Her use of a date here would also be more useful if she'd supplied a date for the (other?) Ur finds. Perhaps I should know off the top of my head what dates are posited for the Ram in a Thicket figurines; but Ur was settled for a very long time, and one of the things I've found most fascinating, reading about it, was how many different layers of history have been uncovered there. 2350 BC ought to help – for us ignoramus readers who don't have our Sumerian, Assyrian, and Akkadian history straight – and doesn't.

No roses appear in Ernst F. Weidner, Der Zug Sargons von Akkad nach Kleinasien (Leipzig, 1922), p. 69, where the list specifies only ‘Feigenbaum, Birnbaum, Weinstock’ (fig tree, pear tree, vine). In ‘History and Utilization of Rosa damascena’, Economic Botany, 35 (1), 1981, pp. 42-58, Mark P. Widrlechner points out that the Assyrian word for rose has not been adequately identified.

Although this is useful information – it expands on 'some but not all transcriptions' – it could still use context. I am assuming that Der Zug Sargons von Akkad nach Kleinasien is something of a definitive paper – but am I right to do so? Note the publication date. That confuses me again about whether the Sargon I 'transcriptions' came from Ur or not – 1922 was the year that Leonard Woolley began excavating Ur, so this lends weight to my theory that the unnamed 'transcriptions' that Potter mentions are actually from a different city where documentation of Sargon I has been discovered.

Later kings also planted their parks and gardens with trees and rare plants uprooted from subdued peoples, and as roses appear in a respected work on Assyrian botany, it is tempting to slip them into the empty root-pits excavated at the temple of the New Year Festival built by the Assyrian King Sennacherib outside the walls of Ashur, Assyria’s traditional capital on the Tigris.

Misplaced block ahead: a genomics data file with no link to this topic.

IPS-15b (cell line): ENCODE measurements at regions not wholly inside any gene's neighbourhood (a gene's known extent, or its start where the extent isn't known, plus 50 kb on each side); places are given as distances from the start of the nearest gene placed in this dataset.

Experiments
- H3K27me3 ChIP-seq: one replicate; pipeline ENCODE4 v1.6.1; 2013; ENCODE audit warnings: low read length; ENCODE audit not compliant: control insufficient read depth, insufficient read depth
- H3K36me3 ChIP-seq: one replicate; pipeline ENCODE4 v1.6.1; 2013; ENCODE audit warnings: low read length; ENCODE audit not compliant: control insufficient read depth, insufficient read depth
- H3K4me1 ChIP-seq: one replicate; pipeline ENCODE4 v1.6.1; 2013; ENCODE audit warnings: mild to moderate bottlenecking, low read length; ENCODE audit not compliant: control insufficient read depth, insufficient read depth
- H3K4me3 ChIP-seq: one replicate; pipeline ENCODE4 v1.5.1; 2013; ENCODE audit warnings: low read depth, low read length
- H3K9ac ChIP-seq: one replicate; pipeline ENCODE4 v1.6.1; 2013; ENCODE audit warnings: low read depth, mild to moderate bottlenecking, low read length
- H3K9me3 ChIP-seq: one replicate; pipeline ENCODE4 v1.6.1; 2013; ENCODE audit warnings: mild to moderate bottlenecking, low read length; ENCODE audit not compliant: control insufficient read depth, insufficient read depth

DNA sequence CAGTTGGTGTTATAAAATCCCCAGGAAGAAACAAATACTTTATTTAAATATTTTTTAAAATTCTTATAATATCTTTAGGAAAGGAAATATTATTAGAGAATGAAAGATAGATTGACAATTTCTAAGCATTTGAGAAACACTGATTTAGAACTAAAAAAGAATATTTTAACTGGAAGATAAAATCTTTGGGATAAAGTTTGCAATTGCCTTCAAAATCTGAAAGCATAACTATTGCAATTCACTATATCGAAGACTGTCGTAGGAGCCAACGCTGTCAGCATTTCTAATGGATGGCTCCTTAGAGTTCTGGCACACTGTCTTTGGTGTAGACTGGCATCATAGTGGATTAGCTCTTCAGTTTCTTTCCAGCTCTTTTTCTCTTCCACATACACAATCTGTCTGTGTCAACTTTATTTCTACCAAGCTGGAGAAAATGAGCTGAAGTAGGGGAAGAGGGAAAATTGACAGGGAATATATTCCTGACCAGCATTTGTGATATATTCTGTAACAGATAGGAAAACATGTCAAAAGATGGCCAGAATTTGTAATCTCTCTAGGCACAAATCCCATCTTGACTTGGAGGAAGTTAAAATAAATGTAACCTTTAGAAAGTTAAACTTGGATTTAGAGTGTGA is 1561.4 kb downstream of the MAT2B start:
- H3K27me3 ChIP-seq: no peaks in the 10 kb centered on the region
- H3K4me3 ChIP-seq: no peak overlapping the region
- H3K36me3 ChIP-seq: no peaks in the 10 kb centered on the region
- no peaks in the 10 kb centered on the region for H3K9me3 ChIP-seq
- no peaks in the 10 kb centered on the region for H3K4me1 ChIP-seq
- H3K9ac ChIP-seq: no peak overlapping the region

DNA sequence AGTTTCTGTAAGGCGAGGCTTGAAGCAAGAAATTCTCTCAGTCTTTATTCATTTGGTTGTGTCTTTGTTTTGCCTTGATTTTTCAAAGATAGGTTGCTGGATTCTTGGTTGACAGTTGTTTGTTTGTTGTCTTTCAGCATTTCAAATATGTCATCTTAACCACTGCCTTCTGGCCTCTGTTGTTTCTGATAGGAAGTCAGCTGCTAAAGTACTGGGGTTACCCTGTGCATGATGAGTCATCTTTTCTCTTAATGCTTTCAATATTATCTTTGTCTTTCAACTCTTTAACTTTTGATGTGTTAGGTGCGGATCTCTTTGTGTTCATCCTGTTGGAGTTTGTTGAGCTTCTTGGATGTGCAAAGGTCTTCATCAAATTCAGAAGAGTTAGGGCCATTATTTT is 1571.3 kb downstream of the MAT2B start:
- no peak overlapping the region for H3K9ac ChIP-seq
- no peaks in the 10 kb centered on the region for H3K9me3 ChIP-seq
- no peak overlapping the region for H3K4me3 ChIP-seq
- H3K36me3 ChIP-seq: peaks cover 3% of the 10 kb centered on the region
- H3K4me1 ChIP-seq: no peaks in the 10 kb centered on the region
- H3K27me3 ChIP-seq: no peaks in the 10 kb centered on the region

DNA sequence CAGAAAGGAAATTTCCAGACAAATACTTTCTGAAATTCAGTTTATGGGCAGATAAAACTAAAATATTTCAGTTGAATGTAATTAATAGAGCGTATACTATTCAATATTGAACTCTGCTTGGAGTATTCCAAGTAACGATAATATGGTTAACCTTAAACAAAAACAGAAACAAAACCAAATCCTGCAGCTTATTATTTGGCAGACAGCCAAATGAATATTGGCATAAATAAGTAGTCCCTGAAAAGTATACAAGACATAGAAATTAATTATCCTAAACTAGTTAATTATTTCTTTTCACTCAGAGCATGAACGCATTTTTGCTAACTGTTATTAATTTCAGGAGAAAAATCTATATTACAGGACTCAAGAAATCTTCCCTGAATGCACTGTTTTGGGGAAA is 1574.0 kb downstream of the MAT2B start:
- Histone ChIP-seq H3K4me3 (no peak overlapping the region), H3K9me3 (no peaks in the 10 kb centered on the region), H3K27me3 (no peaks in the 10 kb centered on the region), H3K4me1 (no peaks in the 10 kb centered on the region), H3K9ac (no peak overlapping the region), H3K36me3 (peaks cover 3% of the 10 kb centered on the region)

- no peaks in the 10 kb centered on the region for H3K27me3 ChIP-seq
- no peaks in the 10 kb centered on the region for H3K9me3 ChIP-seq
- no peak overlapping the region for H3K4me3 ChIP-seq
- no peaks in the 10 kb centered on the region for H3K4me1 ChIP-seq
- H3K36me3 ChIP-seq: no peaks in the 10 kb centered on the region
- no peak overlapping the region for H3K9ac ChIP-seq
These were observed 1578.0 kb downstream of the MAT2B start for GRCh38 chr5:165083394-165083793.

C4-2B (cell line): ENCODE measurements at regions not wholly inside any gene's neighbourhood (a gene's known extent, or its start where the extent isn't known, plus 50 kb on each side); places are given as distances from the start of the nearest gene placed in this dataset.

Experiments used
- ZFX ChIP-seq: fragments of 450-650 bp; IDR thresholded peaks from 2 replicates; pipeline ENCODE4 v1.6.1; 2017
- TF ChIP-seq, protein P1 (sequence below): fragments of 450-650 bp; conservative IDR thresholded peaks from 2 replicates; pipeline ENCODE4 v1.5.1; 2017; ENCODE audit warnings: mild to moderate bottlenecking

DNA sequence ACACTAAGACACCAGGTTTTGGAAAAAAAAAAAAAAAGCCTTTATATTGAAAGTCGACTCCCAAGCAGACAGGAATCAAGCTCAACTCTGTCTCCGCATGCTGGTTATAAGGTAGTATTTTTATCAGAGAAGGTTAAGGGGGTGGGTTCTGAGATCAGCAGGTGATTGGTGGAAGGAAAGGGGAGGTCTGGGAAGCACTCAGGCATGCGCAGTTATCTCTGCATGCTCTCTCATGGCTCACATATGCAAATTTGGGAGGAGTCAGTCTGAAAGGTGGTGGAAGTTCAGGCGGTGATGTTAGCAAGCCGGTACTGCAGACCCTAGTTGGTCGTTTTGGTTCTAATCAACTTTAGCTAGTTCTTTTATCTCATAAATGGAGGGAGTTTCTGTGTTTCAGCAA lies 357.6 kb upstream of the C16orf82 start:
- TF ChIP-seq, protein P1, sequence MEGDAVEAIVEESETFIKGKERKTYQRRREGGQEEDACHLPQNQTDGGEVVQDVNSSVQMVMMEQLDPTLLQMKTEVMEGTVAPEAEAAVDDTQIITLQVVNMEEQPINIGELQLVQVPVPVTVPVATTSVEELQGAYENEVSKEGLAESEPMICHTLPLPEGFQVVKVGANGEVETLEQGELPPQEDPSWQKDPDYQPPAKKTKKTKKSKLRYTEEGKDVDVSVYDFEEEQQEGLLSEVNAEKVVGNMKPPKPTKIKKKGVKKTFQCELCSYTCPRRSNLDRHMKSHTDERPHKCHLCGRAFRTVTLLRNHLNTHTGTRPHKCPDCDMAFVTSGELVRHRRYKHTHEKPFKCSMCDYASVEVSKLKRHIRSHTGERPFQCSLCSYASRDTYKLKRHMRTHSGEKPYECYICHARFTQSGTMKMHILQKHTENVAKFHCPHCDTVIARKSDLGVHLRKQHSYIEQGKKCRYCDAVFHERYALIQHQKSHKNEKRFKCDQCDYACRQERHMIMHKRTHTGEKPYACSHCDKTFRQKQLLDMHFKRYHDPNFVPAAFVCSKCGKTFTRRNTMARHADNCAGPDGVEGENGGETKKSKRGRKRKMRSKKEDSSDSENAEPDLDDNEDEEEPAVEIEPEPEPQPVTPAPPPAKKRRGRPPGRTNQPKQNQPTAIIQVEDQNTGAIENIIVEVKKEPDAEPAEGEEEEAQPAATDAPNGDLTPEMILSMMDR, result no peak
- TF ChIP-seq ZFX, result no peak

Minor quibble: later Akkadian kings or later other kings of this region?

Major quibble: 'roses appear in a respected work on Assyrian botany'. Finally, a definite lead! So does she talk about the 'respected work'? No! Argh. Neither its provenance nor how it helps her form her other ridiculous hypotheses.

Minor quibble: I have read about the root-pit structures, because 'root-pits' occurred at Ur too. Some commentators aren't even sure that they were caused by plant growth.

Major quibble: It is not necessary to know that Ashur was Assyria's 'traditional' capital. (And what does that word mean in this context?? Of all the many Assyrian capitals, that one was the centre of political life for the longest stretch of time? Ashur is assumed to be the Assyrian capital by general archaeological tradition? It was the capital in some kind of traditional sense, possibly the centre of spiritual events, but the real governing was always done elsewhere?) Yes, I could find this out by half an hour of googling, but I shouldn't have to. By adding unnecessary modifiers, Potter merely misleads.

This would be wishful history, however.

You don't say.